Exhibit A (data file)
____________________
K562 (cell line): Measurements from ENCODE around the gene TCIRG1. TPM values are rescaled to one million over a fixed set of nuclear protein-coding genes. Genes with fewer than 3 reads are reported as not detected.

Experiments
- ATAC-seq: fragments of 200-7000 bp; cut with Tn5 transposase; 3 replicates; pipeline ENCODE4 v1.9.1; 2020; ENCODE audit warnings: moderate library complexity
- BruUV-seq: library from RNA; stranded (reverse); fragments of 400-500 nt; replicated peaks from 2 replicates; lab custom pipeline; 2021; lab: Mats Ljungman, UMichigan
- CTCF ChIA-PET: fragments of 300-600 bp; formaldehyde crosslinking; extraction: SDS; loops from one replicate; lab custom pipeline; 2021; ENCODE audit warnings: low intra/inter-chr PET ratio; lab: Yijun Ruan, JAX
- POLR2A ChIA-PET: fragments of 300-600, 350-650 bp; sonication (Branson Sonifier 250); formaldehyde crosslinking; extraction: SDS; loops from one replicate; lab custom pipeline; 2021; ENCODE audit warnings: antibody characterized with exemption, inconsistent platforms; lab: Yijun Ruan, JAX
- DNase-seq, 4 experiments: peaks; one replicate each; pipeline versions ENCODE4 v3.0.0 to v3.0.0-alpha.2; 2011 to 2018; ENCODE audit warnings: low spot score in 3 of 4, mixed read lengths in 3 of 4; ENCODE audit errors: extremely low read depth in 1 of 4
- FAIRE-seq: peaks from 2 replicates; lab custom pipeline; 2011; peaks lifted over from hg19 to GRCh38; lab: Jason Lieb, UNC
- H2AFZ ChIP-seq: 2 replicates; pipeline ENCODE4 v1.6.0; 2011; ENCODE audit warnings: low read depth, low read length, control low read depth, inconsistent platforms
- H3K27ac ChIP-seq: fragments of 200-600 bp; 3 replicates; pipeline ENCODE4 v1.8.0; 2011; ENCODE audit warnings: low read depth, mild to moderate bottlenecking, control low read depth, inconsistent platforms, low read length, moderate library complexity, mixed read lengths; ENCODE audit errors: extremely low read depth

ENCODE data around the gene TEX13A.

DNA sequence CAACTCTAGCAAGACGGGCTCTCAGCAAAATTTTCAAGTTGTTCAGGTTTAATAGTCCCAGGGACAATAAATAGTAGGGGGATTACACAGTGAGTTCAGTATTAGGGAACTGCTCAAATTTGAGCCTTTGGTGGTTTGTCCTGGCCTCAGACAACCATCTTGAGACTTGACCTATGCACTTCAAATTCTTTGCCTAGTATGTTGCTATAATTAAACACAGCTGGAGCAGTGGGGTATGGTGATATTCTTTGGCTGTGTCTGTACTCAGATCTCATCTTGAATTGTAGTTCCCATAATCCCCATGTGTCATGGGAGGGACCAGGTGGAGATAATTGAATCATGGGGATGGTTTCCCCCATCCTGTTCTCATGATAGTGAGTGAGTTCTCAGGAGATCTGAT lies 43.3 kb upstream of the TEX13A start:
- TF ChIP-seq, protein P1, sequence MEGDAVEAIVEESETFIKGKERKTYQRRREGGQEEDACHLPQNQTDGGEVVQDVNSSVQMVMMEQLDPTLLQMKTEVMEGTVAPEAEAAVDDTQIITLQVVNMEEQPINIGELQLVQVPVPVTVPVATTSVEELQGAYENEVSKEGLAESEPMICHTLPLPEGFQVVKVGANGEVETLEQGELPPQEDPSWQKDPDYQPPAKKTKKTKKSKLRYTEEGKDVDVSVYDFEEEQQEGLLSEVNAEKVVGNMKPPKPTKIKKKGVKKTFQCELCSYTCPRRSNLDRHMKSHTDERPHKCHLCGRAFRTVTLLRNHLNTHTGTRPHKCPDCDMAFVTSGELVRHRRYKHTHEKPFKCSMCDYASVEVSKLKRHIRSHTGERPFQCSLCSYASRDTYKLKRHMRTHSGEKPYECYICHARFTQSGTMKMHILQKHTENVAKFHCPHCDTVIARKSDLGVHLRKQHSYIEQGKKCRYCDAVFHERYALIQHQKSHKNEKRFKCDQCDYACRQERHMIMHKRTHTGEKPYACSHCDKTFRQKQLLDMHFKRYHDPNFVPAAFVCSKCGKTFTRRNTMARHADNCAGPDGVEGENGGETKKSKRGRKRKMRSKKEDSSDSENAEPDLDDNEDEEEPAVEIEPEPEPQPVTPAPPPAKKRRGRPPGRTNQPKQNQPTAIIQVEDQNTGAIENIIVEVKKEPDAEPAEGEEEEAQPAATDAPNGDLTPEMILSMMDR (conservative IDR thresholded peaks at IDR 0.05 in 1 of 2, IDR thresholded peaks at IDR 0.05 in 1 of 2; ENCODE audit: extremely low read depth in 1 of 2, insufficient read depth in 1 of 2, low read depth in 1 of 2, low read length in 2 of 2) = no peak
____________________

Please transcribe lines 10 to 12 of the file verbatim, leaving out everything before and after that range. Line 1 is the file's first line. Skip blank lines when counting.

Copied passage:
- H3K27ac ChIP-seq: fragments of 200-600 bp; 3 replicates; pipeline ENCODE4 v1.8.0; 2011; ENCODE audit warnings: low read depth, mild to moderate bottlenecking, control low read depth, inconsistent platforms, low read length, moderate library complexity, mixed read lengths; ENCODE audit errors: extremely low read depth

ENCODE data around the gene TEX13A.

DNA sequence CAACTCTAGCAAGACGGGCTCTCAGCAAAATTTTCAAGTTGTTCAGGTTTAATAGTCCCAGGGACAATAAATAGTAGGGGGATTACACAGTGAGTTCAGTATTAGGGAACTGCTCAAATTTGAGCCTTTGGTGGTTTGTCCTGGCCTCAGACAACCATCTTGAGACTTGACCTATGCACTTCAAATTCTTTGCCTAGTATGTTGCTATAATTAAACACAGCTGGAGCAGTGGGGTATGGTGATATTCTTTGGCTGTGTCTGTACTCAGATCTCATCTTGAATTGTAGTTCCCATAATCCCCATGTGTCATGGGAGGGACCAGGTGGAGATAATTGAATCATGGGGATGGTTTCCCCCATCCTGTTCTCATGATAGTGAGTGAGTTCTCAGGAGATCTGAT lies 43.3 kb upstream of the TEX13A start: